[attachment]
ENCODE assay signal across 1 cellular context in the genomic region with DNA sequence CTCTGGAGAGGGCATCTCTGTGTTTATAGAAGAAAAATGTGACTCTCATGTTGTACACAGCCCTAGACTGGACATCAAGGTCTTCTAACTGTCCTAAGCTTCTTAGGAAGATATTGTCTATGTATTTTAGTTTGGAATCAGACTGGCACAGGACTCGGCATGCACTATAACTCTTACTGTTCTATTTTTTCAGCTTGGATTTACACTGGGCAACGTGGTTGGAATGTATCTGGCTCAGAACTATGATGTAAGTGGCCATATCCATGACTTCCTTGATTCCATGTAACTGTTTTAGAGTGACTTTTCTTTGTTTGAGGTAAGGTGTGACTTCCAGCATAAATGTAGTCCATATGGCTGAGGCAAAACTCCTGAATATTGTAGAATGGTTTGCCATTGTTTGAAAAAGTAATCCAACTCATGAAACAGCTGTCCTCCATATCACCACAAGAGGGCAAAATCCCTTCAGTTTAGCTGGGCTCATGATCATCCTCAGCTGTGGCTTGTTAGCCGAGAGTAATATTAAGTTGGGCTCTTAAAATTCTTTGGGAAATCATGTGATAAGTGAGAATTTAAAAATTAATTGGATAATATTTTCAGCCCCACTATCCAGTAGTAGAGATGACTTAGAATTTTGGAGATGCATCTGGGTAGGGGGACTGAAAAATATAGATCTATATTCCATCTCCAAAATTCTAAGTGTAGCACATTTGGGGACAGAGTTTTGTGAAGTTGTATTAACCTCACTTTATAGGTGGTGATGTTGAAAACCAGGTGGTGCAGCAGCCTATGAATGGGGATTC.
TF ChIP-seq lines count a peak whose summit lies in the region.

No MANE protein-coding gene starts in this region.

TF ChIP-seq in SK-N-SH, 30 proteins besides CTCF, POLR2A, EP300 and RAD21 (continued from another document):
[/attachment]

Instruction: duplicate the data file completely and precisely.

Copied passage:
ENCODE assay signal across 1 cellular context in the genomic region with DNA sequence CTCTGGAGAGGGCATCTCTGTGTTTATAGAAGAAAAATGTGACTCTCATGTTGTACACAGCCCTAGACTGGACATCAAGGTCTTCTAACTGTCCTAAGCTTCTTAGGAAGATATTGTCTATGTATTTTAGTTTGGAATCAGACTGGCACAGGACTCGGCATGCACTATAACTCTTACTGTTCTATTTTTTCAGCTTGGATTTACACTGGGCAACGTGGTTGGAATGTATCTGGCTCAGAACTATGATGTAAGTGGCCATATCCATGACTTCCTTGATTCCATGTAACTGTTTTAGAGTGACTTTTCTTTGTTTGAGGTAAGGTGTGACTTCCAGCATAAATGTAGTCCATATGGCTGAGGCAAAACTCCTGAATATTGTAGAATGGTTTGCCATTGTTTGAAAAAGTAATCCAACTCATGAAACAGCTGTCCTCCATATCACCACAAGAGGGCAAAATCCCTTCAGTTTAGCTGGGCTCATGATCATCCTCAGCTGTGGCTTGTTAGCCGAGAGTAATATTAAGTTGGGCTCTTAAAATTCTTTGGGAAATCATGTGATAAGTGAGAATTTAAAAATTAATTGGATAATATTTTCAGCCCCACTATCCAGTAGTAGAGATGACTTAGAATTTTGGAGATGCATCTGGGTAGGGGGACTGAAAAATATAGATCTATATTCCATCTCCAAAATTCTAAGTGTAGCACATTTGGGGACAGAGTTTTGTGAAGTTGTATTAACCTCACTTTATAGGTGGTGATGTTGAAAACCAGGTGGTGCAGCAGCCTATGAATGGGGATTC.
TF ChIP-seq lines count a peak whose summit lies in the region.

No MANE protein-coding gene starts in this region.

TF ChIP-seq in SK-N-SH, 30 proteins besides CTCF, POLR2A, EP300 and RAD21 (continued from another document):